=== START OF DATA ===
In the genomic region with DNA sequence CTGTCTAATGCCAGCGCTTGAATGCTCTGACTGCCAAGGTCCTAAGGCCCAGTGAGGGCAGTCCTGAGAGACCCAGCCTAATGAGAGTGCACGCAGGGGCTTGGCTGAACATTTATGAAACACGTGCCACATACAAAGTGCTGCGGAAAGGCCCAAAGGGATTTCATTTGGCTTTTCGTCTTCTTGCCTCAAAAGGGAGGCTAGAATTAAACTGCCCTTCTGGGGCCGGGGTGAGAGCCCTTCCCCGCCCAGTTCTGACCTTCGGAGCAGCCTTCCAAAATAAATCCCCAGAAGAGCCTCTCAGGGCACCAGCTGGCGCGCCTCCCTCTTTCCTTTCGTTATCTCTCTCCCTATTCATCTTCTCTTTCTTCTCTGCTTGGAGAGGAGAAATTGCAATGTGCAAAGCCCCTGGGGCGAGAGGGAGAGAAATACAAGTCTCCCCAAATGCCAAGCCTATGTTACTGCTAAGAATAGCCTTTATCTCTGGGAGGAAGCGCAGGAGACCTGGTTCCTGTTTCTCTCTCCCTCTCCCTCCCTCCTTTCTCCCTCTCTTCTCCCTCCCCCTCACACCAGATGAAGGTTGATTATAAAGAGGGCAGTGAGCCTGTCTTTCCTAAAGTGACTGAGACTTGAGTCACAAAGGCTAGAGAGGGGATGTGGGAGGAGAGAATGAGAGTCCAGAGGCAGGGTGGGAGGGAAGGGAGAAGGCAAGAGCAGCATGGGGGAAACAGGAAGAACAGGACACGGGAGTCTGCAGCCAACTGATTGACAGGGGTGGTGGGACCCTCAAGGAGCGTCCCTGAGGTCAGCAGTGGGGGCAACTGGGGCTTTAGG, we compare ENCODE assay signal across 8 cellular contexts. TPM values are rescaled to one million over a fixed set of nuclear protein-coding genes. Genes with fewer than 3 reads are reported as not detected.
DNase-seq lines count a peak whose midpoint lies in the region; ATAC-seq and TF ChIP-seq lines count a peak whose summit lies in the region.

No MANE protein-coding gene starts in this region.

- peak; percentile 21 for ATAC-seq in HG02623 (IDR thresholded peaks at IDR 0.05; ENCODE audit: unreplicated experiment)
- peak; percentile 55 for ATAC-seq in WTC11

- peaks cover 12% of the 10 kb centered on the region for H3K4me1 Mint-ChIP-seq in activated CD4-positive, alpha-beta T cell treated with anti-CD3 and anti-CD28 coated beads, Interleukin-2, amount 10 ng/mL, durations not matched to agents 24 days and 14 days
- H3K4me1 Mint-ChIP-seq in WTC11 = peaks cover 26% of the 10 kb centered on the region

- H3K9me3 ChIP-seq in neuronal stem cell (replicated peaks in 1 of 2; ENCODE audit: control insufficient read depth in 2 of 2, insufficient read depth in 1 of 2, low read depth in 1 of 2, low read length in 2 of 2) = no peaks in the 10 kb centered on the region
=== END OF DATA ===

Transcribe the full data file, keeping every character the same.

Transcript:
In the genomic region with DNA sequence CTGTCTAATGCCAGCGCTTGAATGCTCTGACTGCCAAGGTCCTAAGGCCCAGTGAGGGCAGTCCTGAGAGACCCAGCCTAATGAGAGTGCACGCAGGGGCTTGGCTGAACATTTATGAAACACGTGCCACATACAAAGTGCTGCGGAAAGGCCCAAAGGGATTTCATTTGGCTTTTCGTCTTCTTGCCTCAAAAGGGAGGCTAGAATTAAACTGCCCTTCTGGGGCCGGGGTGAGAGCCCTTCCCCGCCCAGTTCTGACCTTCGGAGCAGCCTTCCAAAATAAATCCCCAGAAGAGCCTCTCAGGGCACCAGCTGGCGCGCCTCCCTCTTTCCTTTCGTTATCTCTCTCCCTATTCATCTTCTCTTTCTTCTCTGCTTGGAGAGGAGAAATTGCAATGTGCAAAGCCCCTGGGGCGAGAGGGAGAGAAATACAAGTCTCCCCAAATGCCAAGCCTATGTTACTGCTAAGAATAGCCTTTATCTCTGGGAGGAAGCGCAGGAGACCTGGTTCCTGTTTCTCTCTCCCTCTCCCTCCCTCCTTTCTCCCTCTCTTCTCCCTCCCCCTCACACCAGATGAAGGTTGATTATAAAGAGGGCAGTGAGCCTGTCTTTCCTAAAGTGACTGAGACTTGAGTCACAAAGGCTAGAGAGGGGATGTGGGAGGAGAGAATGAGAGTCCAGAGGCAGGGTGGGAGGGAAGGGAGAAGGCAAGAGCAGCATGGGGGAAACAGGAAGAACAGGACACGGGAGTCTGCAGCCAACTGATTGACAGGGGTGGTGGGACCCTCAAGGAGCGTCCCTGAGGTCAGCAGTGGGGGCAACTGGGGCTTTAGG, we compare ENCODE assay signal across 8 cellular contexts. TPM values are rescaled to one million over a fixed set of nuclear protein-coding genes. Genes with fewer than 3 reads are reported as not detected.
DNase-seq lines count a peak whose midpoint lies in the region; ATAC-seq and TF ChIP-seq lines count a peak whose summit lies in the region.

No MANE protein-coding gene starts in this region.

- peak; percentile 21 for ATAC-seq in HG02623 (IDR thresholded peaks at IDR 0.05; ENCODE audit: unreplicated experiment)
- peak; percentile 55 for ATAC-seq in WTC11

- peaks cover 12% of the 10 kb centered on the region for H3K4me1 Mint-ChIP-seq in activated CD4-positive, alpha-beta T cell treated with anti-CD3 and anti-CD28 coated beads, Interleukin-2, amount 10 ng/mL, durations not matched to agents 24 days and 14 days
- H3K4me1 Mint-ChIP-seq in WTC11 = peaks cover 26% of the 10 kb centered on the region

- H3K9me3 ChIP-seq in neuronal stem cell (replicated peaks in 1 of 2; ENCODE audit: control insufficient read depth in 2 of 2, insufficient read depth in 1 of 2, low read depth in 1 of 2, low read length in 2 of 2) = no peaks in the 10 kb centered on the region